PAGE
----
Diagnostic manual provides criteria for major dissociative disorders (i.e., depersonalization/derealization disorder, dissociative amnesia, dissociative identity disorder, residual categories of other specified dissociative disorder, and unspecified dissociative disorder).

  • Ellenberger, Henri F. 2008. The discovery of the unconscious: The history and evolution of dynamic psychiatry. New York: Basic Books.

    E-mail Citation »

    This book addresses the origins and conceptualizations of hypnosis and automatism and explains how these concepts are related to the psychodynamic approach of scholars like Freud.

  • Elzinga, Bernet M., Richard van Dyck, and Philip Spinhoven. 1998. Three controversies about dissociative identity disorder. Clinical Psychology & Psychotherapy 5:13–23.

    DOI: 10.1002/(SICI)1099-0879(199803)5:1<13::AID-CPP148>3.0.CO;2-JE-mail Citation »

    Influential article delineates prominent controversies centering on potential treatment-induced (i.e., iatrogenic) influences, amnesia and pseudomemories (false or inaccurate memories), and possible overdiagnosis.

  • Gleaves, David H., Mary C. May, and Etzel Cardeña. 2001. An examination of the diagnostic validity of dissociative identity disorder. Clinical Psychology Review 21:577–608.

    DOI: 10.1016/S0272-7358(99)00073-2E-mail Citation »

    Review concludes there is considerable evidence for the validity of DID as a diagnostic category that merits inclusion in the diagnostic manual (DSM); see Paris 2012 (cited under Controversy) for an alternate, critical perspective on the inclusion of DID in the DSM.

  • Hacking, I. 1998. Rewriting the soul. Princeton, NJ: Princeton Univ. Press.

    DOI: 10.1515/9781400821686E-mail Citation »

    This book provides an in-depth analysis of 19th-century texts on dissociation and explains how the French tradition has its echoes in contemporary texts on dissociation.

  • Kihlstrom, John F., Martha L. Glisky, and Michael J. Angiulo. 1994. Dissociative tendencies and dissociative disorders. Journal of Abnormal Psychology 103:117–124.

    DOI: 10.1037/0021-843X.103.1.117E-mail Citation »

    Classic article reviews dissociative disorders and experiences ranging from everyday dissociative phenomena like absorption, fantasy proneness, and openness to experience to severe dissociative psychopathology.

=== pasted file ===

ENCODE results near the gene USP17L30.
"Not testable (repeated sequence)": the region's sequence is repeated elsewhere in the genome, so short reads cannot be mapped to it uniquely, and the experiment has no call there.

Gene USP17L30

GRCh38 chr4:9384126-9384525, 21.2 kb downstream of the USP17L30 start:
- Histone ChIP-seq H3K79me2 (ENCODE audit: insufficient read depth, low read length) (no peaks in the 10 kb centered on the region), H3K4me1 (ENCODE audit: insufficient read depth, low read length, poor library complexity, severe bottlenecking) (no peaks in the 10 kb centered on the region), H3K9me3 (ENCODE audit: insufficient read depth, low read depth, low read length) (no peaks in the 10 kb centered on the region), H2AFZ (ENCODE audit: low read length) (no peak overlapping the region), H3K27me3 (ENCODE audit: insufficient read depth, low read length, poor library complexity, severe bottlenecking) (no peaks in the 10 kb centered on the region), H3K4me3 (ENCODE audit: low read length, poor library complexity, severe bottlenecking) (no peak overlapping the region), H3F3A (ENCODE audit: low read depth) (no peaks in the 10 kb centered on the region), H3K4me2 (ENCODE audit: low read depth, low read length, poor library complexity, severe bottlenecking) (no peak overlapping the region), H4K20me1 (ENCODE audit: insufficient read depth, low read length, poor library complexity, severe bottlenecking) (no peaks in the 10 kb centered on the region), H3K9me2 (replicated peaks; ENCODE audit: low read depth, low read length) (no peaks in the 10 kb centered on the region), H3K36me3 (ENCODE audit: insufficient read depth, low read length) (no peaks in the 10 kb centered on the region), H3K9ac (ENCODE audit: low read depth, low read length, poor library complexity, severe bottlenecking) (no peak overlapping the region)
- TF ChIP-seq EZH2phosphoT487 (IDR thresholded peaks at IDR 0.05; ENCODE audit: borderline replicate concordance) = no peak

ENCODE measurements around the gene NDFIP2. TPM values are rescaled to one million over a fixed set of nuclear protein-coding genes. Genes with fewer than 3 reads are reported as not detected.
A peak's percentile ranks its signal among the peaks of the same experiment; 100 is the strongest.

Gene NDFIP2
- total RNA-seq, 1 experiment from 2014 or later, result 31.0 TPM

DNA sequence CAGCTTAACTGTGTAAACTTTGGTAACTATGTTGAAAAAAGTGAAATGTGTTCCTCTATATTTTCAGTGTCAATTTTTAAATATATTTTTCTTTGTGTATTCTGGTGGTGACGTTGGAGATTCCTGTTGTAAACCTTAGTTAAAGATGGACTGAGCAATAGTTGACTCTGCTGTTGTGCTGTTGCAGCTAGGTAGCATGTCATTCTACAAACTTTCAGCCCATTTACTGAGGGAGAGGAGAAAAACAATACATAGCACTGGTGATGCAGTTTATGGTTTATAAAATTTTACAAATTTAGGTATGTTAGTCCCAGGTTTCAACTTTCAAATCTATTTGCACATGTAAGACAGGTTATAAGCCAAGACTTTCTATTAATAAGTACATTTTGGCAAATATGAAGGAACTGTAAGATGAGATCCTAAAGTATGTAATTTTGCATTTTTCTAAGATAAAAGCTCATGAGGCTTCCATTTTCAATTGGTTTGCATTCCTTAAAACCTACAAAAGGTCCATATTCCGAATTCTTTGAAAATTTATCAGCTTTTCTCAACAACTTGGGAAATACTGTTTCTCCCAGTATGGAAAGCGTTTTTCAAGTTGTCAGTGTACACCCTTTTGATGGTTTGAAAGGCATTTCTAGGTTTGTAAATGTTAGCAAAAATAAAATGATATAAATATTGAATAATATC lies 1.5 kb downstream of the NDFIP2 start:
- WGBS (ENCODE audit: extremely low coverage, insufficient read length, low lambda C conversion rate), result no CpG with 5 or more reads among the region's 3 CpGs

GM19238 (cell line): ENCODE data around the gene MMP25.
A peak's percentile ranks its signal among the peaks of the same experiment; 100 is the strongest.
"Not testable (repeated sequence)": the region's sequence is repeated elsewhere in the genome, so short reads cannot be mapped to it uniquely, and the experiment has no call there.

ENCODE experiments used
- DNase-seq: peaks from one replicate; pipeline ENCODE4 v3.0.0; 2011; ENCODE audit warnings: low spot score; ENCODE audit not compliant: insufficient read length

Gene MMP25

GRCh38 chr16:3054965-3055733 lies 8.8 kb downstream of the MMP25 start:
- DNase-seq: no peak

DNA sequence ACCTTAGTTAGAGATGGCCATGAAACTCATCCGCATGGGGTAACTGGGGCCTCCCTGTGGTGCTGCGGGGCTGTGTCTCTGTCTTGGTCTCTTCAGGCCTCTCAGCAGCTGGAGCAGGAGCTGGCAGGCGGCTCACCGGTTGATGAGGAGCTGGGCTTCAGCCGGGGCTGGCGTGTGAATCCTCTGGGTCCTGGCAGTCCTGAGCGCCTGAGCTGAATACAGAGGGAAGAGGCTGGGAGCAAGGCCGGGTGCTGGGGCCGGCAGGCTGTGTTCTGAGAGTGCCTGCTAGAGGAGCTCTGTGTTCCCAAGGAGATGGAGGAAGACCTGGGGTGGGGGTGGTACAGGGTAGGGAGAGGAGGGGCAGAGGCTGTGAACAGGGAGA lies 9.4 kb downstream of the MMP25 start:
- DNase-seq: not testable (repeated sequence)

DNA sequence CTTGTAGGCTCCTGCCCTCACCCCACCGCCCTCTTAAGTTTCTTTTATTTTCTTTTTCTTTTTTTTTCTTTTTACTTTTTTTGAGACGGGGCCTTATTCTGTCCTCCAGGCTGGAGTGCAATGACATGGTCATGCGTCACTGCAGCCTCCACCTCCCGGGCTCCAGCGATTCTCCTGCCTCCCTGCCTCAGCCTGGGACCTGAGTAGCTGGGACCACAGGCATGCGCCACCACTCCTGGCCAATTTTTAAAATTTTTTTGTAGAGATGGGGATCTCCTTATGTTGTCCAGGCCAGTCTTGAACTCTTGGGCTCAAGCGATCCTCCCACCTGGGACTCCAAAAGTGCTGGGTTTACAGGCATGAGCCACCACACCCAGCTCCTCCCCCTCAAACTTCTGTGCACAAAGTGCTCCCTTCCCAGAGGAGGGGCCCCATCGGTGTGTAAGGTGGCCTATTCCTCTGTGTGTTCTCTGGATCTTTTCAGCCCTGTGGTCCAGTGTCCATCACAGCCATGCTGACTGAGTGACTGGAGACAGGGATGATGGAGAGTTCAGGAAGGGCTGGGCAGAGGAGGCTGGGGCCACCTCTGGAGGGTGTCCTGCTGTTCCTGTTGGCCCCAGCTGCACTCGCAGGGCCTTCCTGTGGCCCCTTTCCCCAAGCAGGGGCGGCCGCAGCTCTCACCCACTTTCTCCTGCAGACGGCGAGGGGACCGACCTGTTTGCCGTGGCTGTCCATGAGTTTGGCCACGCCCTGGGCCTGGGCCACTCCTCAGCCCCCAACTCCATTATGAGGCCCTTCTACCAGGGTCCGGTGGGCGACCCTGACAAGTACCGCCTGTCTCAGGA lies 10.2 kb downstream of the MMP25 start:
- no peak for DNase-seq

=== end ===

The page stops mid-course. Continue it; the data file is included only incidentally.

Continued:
• Lynn, Steven J., Joanna Berg, Scott O. Lilienfeld, et al. 2012. Dissociative disorders. In Adult psychopathology and diagnosis. Edited by Michel Hersen and Deborah C. Beidel, 497–538. Hoboken, NJ: John Wiley.

    E-mail Citation »

    General overview of dissociative disorders, including description of major disorders, etiology, assessment, treatment, and controversies.

  • Lynn, Steven, and Judith W. Rhue, eds. 1994. Dissociation: Clinical and theoretical perspectives. New York: Guilford.

    E-mail Citation »

    Experts who represent different perspectives review theory and research, diagnosis, assessment, treatment, and issues and controversies.

  • Simeon, Daphne, and Jeffrey Abugel. 2006. Feeling unreal: Depersonalization disorder and the loss of the self. New York: Oxford Univ. Press.

    E-mail Citation »

    Introduction to the subjective experience and symptoms of depersonalization and depersonalization disorder; provides a history of investigation of the disorder, a discussion of research and theory, and case studies of depersonalization.

  • van der Hart, Onno, and Martin J. Dorahy. 2009. History of the concept of dissociation. In Dissociation and the dissociative disorders: DSM-V and beyond. Edited by Paul Dell and John A. O’Neil, 3–26. New York: Routledge.

    E-mail Citation »

    Provides a brief history of the concept of dissociation; argues that terms such as dissociation, personality, alter, and dissociative parts of the personality need to be better defined.